In the past few weeks, I’ve found myself clicking on the headlines of business stories and expecting to head to a traditional media outlet’s website, only to find myself landing somewhere fairly new and unexpected: to the career-oriented pages of LinkedIn.
We’ve written a great deal about LinkedIn over the past few years: How it’s become a engineering powerhouse built around data, how more than half of its revenue comes from its corporate recruiting product, and how it’s building algorithims to get you considering jobs that you never knew you wanted.
So in a sense, it seems like an odd fit that in the past few months, we’ve been writing more about LinkedIn becoming a media company. Between the acqusition of the new reader Pulse, the growth of LinkedIn Today (the company’s news feed on its homepage), and the launch of LinkedIn Influencers (the blogging platform for select users), there’s no doubt that it’s emerged as a serious place to go for your business news.
For a company that didn’t start out in the media business, it’s a funny direction to take. But with more than half of its business coming from the corporate recruiting product it sells to companies, a growing media business brings eyeballs and attention to the site, which in turn fuels data to the recruting side.
“We want to be the place you go in the morning to get the news and insight before you start your day, or the place you check in when you’re betweeen meetings,” said Ryan Roslansky, who is the head of content products for LinkedIn. And LinkedIn is making progress in that direction.
LinkedIn Today, which provides you with a stream of news updates, has been around since 2011. But LinkedIn has only had Influencers, the select group of bloggers including Bill Gates and Richard Branson, writing for the site since October (a feature it launched in just six weeks, as they explained at our Structure conference). A company spokesperson said the blog posts have helped drive an eight-fold increase in traffic on LinkedIn Today over the past year, and each posts get, on average, more than 100 comments, and some of the top posts garner more than 100,000 pageviews.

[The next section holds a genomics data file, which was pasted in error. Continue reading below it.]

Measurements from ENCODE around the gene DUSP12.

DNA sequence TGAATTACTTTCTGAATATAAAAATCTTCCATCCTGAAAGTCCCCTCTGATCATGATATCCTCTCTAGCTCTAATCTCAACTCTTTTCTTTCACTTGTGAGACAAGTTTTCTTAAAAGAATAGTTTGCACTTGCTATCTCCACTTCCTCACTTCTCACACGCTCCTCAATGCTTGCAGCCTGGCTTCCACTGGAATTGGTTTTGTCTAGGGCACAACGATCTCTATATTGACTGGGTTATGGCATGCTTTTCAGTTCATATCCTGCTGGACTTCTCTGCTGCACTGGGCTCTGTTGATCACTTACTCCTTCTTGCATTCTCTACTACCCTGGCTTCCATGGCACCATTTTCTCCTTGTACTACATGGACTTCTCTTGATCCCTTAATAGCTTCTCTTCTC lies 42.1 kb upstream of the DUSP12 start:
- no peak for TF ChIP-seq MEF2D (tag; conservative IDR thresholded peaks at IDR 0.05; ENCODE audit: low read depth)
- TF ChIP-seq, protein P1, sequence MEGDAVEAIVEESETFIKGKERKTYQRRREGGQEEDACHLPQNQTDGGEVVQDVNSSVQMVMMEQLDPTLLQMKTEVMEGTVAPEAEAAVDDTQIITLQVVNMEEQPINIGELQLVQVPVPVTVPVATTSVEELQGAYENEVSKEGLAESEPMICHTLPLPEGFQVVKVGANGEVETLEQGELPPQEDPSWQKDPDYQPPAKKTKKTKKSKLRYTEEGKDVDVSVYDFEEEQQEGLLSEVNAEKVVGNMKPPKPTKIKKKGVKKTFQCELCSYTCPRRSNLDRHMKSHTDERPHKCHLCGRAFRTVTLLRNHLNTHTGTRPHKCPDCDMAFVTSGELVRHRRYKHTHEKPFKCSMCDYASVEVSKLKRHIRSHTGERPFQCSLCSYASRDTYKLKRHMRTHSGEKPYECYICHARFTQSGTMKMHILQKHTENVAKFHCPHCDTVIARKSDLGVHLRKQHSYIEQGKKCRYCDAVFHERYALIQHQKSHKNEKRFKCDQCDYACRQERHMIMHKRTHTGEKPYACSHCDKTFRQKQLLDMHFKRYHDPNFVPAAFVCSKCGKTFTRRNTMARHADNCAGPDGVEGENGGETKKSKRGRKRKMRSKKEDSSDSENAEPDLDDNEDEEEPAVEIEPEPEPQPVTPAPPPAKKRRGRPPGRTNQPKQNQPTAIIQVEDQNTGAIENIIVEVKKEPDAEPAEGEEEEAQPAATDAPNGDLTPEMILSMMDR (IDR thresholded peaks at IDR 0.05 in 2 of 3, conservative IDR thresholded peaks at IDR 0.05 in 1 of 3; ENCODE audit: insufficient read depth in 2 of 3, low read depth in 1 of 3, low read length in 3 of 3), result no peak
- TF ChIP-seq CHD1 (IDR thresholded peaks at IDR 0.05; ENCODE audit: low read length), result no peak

It’s worth asking, why exactly does LinkedIn want to become a media company? As we’ve written here at paidContent repeatedly, the state of online advertising is not a thriving business right now. While different companies are experimenting with things like targeted or sponsored advertising to support content, it’s still an uncertain future for digital publishers. AdAge wrote recently that LinkedIn is pitching companies on “sponsored updates,” or native advertising in its feed, as part of its growing media presence.
But still, revenue from advertising only made up 23 percent of LinkedIn’s total revevenue in the first quarter — the other 77 percent comes from subscriptions to LinkedIn’s premium product (20 percent of overall revenue), and Talent Solutions, the corporate recruiting products that companies purchase (a whopping 57 percent of total revenue.)
So even if LinkedIn is successful at introducing sponsored content within the news feed, it’s clear that Talent Solutions is the biggest money-maker for the company. The section brought in $184.3 million last quarter, an increase of 80 percent compared to the first quarter of 2012. And the key to Talent Solutions is generating data on the site.
As I’ve written previously, the company takes the information that consumers upload to their digital resumes and uses it to provide companies with suggestions and tools for hiring. These tools include allowing corporate recruiters and human resources employeees to post job ads, search for relevant candidates, track responses, and monitor candidates they’d want to hire.
But with only 225 million registered users on Linkedin, the company needs to bring more attention to the site if consumers are going to keep fueling the data needed for recruiting. That user base is small compared to Facebook’s 1.11 billion monthly active users or Twitter’s 200 million monthly active users. And the company understands that professional business news that people can read at work or on their phones is a great way to do that — certainly much better than spamming them with endorsements from mothers-in-law.
“Content is a frequent use case. Members do check professional content to stay abreast of what’s going on in their industry,” Roslansky told me. “People come back to LinkedIn for the value proposition we offer, and the more frequently they come back, the more likely they are to subscribe to one or our premium services, or the more likely they are to update their profile.”